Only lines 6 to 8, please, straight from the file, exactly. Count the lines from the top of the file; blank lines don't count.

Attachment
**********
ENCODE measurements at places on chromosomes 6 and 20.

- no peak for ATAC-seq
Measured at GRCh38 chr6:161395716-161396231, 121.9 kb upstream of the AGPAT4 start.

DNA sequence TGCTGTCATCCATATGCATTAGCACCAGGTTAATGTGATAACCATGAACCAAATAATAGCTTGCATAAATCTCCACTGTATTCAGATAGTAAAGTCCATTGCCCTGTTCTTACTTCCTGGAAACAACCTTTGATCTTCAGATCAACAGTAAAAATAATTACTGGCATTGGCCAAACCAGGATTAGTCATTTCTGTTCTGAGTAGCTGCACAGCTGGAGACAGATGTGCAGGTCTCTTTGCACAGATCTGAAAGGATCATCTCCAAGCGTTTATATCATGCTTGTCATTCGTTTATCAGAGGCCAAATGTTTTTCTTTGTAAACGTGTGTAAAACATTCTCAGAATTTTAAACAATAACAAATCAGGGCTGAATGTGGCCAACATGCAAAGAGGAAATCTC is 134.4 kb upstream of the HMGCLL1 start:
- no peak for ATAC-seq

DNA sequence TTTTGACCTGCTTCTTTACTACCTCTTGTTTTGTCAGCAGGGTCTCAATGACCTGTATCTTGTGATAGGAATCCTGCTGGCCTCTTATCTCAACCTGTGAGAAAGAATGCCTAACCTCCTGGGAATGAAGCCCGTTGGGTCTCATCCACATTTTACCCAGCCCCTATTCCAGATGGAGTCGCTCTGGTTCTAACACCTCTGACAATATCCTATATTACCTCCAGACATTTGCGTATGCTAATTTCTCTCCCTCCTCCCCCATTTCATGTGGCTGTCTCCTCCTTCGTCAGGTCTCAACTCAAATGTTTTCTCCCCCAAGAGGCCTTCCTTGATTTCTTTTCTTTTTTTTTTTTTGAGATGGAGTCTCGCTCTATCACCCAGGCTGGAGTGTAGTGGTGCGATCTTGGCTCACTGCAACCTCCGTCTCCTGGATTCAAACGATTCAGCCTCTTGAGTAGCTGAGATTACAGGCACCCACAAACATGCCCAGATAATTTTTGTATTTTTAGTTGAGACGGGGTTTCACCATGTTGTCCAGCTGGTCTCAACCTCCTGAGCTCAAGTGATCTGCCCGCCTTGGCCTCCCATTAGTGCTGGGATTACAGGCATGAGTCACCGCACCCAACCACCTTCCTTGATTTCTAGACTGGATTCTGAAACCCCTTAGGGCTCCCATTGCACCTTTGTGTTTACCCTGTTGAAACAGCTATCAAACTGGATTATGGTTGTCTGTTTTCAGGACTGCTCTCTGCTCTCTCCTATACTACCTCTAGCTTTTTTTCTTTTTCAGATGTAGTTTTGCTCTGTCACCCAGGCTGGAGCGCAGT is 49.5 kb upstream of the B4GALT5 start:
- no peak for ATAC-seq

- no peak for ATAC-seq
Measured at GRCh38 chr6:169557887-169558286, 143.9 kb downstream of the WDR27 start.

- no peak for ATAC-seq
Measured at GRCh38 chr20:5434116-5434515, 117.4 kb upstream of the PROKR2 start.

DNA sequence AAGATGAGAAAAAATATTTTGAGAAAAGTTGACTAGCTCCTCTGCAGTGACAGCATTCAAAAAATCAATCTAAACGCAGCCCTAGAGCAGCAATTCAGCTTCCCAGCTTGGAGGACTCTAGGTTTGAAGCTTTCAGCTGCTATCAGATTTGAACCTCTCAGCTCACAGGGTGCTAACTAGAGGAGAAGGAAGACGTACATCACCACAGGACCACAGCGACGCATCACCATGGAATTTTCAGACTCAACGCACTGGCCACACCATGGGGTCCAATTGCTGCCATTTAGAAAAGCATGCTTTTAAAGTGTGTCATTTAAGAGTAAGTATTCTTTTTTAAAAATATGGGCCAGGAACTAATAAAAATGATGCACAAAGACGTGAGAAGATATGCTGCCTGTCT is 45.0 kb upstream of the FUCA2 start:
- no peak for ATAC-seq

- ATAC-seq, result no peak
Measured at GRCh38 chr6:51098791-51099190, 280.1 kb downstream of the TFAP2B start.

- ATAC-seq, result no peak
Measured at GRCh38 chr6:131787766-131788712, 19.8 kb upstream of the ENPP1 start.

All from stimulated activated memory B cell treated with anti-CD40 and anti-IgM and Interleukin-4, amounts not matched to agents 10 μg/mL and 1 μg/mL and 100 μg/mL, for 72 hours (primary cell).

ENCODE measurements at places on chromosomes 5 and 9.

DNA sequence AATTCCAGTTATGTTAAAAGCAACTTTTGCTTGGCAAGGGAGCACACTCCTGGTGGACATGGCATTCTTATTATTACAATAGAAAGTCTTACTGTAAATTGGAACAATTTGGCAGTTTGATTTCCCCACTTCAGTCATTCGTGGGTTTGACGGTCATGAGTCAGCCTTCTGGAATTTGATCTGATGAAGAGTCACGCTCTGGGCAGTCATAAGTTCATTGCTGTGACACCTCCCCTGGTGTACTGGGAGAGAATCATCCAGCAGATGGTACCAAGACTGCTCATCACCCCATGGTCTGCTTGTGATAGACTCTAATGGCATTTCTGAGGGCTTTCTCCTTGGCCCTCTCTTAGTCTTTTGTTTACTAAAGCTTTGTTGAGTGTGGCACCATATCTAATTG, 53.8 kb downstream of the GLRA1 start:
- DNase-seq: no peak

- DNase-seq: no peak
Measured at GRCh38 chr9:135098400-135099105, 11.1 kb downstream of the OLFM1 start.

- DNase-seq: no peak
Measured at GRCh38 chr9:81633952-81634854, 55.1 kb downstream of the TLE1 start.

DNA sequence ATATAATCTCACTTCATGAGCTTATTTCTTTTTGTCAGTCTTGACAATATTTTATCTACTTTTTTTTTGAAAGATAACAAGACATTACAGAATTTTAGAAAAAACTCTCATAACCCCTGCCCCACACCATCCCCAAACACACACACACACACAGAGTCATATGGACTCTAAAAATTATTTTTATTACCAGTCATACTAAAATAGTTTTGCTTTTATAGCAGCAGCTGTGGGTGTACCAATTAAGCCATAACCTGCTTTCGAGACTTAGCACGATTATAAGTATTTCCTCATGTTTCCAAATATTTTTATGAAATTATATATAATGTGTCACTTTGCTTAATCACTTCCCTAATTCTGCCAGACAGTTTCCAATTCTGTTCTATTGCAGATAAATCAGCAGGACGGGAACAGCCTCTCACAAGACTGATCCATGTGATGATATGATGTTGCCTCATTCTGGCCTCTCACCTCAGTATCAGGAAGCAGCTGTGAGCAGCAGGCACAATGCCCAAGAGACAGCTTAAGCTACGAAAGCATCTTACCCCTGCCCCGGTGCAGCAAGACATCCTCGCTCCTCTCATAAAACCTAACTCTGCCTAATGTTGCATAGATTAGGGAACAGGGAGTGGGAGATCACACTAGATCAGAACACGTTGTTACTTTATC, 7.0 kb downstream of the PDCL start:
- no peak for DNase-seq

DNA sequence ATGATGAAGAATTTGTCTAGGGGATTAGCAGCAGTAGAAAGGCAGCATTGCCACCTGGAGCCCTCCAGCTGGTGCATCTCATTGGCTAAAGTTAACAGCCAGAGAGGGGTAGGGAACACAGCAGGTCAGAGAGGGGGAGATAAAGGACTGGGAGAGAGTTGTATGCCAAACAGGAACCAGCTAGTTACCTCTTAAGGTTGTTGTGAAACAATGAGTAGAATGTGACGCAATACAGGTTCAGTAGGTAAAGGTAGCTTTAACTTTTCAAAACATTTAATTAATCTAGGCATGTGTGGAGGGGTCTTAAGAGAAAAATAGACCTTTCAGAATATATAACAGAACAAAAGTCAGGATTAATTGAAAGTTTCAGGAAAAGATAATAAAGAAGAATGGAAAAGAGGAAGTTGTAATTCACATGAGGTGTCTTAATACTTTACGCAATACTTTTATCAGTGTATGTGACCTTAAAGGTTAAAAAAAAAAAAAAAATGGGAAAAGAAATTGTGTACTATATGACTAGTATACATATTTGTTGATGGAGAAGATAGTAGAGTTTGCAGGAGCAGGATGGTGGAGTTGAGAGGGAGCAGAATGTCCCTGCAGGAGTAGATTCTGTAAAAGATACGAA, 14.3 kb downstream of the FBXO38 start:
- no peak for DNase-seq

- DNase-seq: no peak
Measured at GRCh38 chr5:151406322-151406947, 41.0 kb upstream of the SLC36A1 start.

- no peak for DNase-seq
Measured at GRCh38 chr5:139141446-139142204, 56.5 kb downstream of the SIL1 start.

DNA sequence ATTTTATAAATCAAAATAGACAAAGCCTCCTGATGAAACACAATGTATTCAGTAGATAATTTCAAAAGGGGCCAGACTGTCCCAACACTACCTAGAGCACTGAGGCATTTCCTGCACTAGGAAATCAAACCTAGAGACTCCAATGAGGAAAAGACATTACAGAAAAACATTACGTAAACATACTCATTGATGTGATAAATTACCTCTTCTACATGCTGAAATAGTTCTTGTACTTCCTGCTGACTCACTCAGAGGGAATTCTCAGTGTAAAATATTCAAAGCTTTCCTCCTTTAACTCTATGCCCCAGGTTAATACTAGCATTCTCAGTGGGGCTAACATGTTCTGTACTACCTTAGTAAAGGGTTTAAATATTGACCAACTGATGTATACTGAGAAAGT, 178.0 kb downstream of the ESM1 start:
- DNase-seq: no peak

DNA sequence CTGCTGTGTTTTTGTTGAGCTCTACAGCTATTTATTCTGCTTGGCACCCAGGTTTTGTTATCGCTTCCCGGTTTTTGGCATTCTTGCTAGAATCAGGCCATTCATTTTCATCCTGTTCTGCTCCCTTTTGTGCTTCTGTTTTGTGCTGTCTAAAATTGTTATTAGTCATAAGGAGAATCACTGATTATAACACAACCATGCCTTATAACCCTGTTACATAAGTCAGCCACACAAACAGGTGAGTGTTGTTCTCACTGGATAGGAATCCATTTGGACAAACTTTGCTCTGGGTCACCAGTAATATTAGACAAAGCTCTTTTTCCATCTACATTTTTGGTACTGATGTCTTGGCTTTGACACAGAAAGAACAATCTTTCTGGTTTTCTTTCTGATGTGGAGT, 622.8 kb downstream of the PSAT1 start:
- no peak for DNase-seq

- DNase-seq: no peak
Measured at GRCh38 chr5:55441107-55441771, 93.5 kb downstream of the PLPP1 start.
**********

DNA sequence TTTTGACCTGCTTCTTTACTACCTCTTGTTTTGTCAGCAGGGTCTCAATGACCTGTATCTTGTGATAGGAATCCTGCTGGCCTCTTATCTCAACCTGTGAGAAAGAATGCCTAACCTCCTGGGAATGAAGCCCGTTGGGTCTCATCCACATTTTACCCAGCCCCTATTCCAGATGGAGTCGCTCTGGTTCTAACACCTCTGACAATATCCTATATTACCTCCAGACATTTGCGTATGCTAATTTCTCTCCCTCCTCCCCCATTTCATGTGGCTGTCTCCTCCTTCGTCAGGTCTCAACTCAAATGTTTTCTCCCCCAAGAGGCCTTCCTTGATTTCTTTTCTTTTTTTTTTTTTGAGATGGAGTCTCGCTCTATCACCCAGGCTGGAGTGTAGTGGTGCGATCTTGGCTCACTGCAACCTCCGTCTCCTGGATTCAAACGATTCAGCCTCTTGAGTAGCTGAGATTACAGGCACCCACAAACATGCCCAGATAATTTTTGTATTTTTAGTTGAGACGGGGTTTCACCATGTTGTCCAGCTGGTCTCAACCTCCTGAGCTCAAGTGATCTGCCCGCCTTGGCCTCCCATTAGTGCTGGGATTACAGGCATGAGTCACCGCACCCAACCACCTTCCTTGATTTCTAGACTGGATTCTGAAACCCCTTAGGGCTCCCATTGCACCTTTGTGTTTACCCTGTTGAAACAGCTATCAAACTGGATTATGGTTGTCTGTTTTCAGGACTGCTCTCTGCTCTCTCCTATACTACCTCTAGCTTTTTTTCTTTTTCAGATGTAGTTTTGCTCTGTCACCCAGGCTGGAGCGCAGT is 49.5 kb upstream of the B4GALT5 start:
- no peak for ATAC-seq

- no peak for ATAC-seq